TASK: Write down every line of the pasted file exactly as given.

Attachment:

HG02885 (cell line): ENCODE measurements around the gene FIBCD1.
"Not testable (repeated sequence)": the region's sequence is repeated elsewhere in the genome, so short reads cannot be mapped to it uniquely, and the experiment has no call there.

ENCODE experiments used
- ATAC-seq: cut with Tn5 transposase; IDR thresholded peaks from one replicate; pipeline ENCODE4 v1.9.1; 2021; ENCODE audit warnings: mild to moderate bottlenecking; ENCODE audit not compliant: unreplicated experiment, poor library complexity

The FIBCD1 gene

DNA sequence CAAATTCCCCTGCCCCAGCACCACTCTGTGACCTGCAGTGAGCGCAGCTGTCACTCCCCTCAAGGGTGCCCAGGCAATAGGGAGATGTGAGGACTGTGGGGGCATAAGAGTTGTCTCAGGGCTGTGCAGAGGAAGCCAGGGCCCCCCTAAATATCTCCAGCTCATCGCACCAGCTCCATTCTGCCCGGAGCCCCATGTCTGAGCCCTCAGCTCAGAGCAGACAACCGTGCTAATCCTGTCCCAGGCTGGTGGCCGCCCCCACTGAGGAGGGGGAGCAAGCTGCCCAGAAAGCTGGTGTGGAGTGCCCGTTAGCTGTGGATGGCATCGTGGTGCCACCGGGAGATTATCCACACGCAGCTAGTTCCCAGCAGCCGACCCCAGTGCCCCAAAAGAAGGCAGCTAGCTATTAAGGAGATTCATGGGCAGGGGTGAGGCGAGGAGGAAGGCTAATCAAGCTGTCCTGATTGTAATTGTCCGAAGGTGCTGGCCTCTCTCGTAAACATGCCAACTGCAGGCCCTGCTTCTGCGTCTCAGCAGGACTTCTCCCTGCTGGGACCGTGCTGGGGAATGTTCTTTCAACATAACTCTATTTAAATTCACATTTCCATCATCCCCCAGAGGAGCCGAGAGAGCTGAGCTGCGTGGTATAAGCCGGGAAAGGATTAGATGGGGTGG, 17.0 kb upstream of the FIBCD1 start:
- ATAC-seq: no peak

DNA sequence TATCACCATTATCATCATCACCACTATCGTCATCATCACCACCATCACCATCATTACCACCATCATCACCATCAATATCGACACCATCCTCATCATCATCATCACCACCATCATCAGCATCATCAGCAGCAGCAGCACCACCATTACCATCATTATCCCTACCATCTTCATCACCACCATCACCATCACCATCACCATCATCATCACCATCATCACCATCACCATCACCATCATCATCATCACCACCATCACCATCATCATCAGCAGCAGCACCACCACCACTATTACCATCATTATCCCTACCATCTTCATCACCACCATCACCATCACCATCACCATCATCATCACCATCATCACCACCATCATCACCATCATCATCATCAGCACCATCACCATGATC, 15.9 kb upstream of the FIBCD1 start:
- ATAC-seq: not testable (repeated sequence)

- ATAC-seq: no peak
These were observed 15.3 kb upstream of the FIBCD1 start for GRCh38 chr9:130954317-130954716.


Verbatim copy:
HG02885 (cell line): ENCODE measurements around the gene FIBCD1.
"Not testable (repeated sequence)": the region's sequence is repeated elsewhere in the genome, so short reads cannot be mapped to it uniquely, and the experiment has no call there.

ENCODE experiments used
- ATAC-seq: cut with Tn5 transposase; IDR thresholded peaks from one replicate; pipeline ENCODE4 v1.9.1; 2021; ENCODE audit warnings: mild to moderate bottlenecking; ENCODE audit not compliant: unreplicated experiment, poor library complexity

The FIBCD1 gene

DNA sequence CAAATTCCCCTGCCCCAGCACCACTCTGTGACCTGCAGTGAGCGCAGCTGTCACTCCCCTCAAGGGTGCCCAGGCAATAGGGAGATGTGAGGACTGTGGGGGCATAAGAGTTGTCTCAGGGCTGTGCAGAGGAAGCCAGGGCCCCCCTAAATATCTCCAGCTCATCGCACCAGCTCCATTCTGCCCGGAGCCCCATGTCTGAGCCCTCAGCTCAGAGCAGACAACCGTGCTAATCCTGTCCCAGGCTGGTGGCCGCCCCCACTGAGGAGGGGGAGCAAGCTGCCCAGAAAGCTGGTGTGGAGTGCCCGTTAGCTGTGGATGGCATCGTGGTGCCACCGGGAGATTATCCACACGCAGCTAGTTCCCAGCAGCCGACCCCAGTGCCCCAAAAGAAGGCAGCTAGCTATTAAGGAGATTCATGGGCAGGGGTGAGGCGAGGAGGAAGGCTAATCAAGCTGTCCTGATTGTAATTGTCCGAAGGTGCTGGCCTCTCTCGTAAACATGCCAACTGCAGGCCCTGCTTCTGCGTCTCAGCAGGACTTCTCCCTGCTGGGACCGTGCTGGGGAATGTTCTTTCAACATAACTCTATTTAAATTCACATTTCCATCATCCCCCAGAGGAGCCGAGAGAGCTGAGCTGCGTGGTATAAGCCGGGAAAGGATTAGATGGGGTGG, 17.0 kb upstream of the FIBCD1 start:
- ATAC-seq: no peak

DNA sequence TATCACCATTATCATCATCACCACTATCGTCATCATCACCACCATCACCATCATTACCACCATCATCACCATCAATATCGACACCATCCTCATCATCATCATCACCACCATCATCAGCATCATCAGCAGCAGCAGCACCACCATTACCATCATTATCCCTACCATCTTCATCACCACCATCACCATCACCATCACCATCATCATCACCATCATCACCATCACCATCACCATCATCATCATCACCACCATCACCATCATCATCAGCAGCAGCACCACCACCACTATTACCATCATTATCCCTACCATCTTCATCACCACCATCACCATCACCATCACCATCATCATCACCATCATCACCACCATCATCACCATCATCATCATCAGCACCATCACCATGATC, 15.9 kb upstream of the FIBCD1 start:
- ATAC-seq: not testable (repeated sequence)

- ATAC-seq: no peak
These were observed 15.3 kb upstream of the FIBCD1 start for GRCh38 chr9:130954317-130954716.